Transparency in peer review is not, however, without its challenges. Many journals continue to use some form of blind peer review and, while open peer review has many fans, it may not ever (in its current manifestations, at least) be appropriate for every discipline and community. However, it should be perfectly possible to have a fully transparent peer review process, while maintaining anonymity for reviewers and/or authors. From a quick (and admittedly very unscientific!) look at a small sample of journals, there is definitely room for improvement both in terms of how easy it is to find information about the review process, and how well that information describes the “why” as well as the “how” of the process.
Journals that use more open forms of peer review are, unsurprisingly, more — well — open about their process and, in particular, about why they believe open review is a good thing. For example, F1000 Research has created this (sadly all-male) video, while ScienceOpen provides extensive guidelines for reviewers, including a clear and helpful checklist.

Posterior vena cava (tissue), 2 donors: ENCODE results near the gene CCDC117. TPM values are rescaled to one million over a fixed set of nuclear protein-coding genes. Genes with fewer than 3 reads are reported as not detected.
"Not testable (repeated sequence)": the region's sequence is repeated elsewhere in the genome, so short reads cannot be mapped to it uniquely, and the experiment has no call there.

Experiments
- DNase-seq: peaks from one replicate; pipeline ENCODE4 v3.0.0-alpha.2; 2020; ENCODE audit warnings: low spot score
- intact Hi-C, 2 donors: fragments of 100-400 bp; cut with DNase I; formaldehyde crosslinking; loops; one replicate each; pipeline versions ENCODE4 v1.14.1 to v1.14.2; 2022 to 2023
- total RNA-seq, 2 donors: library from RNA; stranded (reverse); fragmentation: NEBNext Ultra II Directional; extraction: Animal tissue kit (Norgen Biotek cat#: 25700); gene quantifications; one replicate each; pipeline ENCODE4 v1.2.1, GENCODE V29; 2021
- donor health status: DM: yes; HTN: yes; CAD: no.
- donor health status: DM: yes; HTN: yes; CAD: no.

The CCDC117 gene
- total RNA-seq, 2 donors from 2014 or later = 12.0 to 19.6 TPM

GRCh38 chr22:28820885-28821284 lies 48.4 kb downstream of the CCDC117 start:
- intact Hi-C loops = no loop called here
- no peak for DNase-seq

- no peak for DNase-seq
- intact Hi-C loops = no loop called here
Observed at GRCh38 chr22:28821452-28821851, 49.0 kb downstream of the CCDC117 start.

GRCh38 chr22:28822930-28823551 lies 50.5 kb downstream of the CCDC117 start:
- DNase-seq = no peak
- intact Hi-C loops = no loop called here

Greater transparency can also provide opportunities for greater recognition for reviewers — something which the SpotOn report identifies as another key challenge (recommendation 6). One example that’s especially close to home for me is the option for organizations — publishers and others, such as associations, funders, or universities — to connect review information to a researcher’s ORCID record (full disclosure, I am Director of Community Engagement & Support for ORCID). In the case of F1000 Research, this includes linking the DOI for the review itself to the record, while for journals with a closed peer review process, the information can be very sparse — ORCID iD, organization name, and date (e.g., year). A good example of a third-party service in this space is Publons. By enabling researchers to “track, verify and showcase” their peer review contributions they are allowing them to easily and transparently share those contributions with others. (Per their announcement yesterday, they’re also helping address recommendation (4) — investing in peer review training!)